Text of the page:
By Sharon Atieno and James Ochieng

With innovations being among the key drivers of the big four agenda in Kenya, universities have become hubs of brilliant technological advancements.

During a conference on Navigating COVID-19 Pandemic through University-Industry Linkages organized by Kenyatta University, various current and former students showcased their innovations which were geared towards improving the health sector, increasing food security, addressing water pollution among others.

Malaika Vital Watch

Christine Were, a fifth-year biomedical student at the University, displayed her Malaika Vital Watch which performs vital signs monitoring in a hospital environment or in home-based care. Were says this will help to reduce strain on the nurses who have to do about three or four ward rounds (depending on how busy the hospital is) to check on patients. It will also reduce the disturbance to the patient.

Christine Were of Malaika vital watch

Additionally, if the watch is actualized and adopted by hospitals, it will also reduce the risk of cross-contamination between patient and nurse, nurse to nurse or patient to patient because of using the same equipment.

The device can provide 24-hour monitoring of vital parameters, which include pulse rate, heart rate and body temperature. It can also detect any deterioration in those parameters for fast intervention. The vital watch can automatically transmit the information to the nurse or caregiver for action. The water proof watch also has a geo-locater for tracking the location of the patient.

Uhai Handler

Simon Ndirangu, a biotechnologist has developed the Uhai Handler. This is a handle for doors, sinks, water dispensers and cupboards among others, which is self-sanitizing and does not require to be wiped to remove viruses and bacteria. It uses polylactic acids infused by nano particles- the kind of technology used by smart phones. The material used to make Uhai Handlers is also biodegradable and thus, does not pollute the environment.

Ndirangu says the innovation is readily available and one handle goes for as much as Kshs. 1000(USD 10). He says, the handle can be custom made into different shapes and colours. It can be used in office spaces, homes and hospitals.

Simon Ndirangu representing Uhai handler

Smart Triage System

Allan Koech, a fifth-year biomedical engineering student at Kenyatta University has developed the Smart Triage System. This is a machine used to improve sorting of patients at the health centre. The machine contains a system which is designed to collect vital signs from the patient, analyze and transmit the data collected to the nurse for action to be taken. The data collected will help clustering patients based on urgency of care.

According to Koech, the device has the potential to help reduce comorbidities during triage while also reducing hospital-based infections due to spending so much time queuing. Additionally, if adopted, it will help to shorten time spent at the hospital waiting to access treatment.


Jeff Ayoko, a biomedical student at Kenyatta University has come up with an innovation dubbed Pandagun which has the potential to ease and quicken the farming process by spacing, planting and applying fertilizer at the same time.  The machine is a hand held machine which contains a geo locator and two compartments which can be used to carry two different types of seeds or seeds and fertilizer which reduces the work load.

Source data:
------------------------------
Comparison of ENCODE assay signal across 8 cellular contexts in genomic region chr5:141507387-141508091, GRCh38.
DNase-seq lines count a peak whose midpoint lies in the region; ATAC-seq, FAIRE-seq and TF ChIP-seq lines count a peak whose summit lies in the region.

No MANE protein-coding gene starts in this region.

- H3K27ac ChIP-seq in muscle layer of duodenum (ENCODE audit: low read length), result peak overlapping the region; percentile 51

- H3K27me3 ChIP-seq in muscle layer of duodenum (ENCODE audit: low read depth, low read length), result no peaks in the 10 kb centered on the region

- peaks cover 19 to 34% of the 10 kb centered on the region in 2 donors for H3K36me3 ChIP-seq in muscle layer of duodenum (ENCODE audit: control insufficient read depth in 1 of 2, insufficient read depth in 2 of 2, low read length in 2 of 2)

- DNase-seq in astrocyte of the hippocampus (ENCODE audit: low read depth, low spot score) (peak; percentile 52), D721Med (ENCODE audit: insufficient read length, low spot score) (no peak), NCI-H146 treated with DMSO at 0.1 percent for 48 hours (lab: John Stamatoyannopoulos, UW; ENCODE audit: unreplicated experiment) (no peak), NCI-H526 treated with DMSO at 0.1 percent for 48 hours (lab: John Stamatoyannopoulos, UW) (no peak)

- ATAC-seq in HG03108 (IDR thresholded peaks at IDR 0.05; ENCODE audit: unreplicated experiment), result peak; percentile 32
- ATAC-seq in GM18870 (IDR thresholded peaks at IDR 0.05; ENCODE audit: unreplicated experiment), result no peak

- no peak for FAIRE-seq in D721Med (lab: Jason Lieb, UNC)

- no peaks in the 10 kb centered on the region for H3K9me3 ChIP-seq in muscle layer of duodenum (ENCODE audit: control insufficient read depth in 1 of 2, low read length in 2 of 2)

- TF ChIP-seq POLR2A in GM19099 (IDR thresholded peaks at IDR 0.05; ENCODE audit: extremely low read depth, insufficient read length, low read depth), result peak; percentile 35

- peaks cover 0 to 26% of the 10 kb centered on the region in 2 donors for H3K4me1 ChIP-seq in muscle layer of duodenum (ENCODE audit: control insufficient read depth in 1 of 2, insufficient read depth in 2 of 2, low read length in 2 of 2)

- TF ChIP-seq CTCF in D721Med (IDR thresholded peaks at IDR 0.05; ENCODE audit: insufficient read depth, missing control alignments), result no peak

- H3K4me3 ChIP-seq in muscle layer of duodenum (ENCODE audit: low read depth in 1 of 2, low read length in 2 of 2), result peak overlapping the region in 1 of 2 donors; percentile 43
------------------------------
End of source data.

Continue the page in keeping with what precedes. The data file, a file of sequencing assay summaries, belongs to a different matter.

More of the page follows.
The geo-locator enables the farmer to monitor how the machine has been used in the planting process for example, where have the seeds been planted as well as the spacing of the seeds from each other. The multi-planting capability of the machine is its biggest advantage.

Jiko Poa

With efforts ongoing to stop logging and reduce overdependence on wood fuel, Lawrence Kaburu’s innovation is a welcome gesture. The mechanical engineer from Moi University and linked to Kenyatta University’s Chandaria hub, has developed Jiko Poa which uses igneous rock as a source fuel.

The metal stove (Jiko poa) uses carbonized briquettes as a catalyst to heat the igneous rock – which is commonly used as a base layer during construction of roads-until it lights. The jiko has a fan which distributes the heat uniformly. The rocks are reusable and can be found locally. The technology can also be transferred and used in boilers and also steamers.

Lawrence Kaburu with Jiko poa

Purifying water through automated solar powered electrolysis

With water shortage and pollution being a big challenge in the country, Brian Omanya’s innovation on use of automated solar powered electrolysis cells for waste water treatment could be a solution. This is a cheaper alternative way to purify water compared to the one currently in use.

Through electrolysis, the dirty water is converted to hydrogen, oxygen and solid waste which can easily be dealt with.  Though this technology is currently being tested on sewage and flood water, Omanya ‘s case is different as it uses solar power for electrolysis.

According to Omanya, the innovation could clean up to 5000 litres of water in about three to five hours depending on the size of the machines used in the electrolysis process.

Challenges remain

Prof. Wainaina, VC Kenyatta University

With some of these innovations being work in progress as even the prototypes have not been developed, the Vice Chancellor Kenyatta University, Prof. Paul Wainaina said there is need to link these great innovations to industry for them to become actual products.

He noted that universities can only identify ideas and fund students to develop prototypes but they lack the muscle to move the prototypes to become actual products.

Prof. Wainaina called for the need for partnership between industry and universities to support the students to reach the final stage which is turning their ideas and innovations into main products which can help solve challenges.